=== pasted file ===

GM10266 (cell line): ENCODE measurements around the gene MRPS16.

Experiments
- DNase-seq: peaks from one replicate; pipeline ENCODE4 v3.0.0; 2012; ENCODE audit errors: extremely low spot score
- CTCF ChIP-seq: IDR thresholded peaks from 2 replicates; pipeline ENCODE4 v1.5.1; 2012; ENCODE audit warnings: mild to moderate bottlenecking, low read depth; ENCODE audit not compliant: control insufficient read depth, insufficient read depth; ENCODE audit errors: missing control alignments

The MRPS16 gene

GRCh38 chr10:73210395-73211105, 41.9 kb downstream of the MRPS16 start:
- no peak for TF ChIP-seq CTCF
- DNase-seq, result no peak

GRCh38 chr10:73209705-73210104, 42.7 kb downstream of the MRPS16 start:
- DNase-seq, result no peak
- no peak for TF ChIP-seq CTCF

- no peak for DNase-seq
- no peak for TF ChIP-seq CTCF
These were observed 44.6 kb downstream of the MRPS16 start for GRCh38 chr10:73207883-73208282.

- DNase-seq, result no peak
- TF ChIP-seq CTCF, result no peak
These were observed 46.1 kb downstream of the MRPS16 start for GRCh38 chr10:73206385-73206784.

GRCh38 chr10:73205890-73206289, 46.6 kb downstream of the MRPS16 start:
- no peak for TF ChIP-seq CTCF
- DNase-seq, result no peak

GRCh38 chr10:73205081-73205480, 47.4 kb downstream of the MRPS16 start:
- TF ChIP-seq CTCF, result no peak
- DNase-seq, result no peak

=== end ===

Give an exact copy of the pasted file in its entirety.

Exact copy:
GM10266 (cell line): ENCODE measurements around the gene MRPS16.

Experiments
- DNase-seq: peaks from one replicate; pipeline ENCODE4 v3.0.0; 2012; ENCODE audit errors: extremely low spot score
- CTCF ChIP-seq: IDR thresholded peaks from 2 replicates; pipeline ENCODE4 v1.5.1; 2012; ENCODE audit warnings: mild to moderate bottlenecking, low read depth; ENCODE audit not compliant: control insufficient read depth, insufficient read depth; ENCODE audit errors: missing control alignments

The MRPS16 gene

GRCh38 chr10:73210395-73211105, 41.9 kb downstream of the MRPS16 start:
- no peak for TF ChIP-seq CTCF
- DNase-seq, result no peak

GRCh38 chr10:73209705-73210104, 42.7 kb downstream of the MRPS16 start:
- DNase-seq, result no peak
- no peak for TF ChIP-seq CTCF

- no peak for DNase-seq
- no peak for TF ChIP-seq CTCF
These were observed 44.6 kb downstream of the MRPS16 start for GRCh38 chr10:73207883-73208282.

- DNase-seq, result no peak
- TF ChIP-seq CTCF, result no peak
These were observed 46.1 kb downstream of the MRPS16 start for GRCh38 chr10:73206385-73206784.

GRCh38 chr10:73205890-73206289, 46.6 kb downstream of the MRPS16 start:
- no peak for TF ChIP-seq CTCF
- DNase-seq, result no peak

GRCh38 chr10:73205081-73205480, 47.4 kb downstream of the MRPS16 start:
- TF ChIP-seq CTCF, result no peak
- DNase-seq, result no peak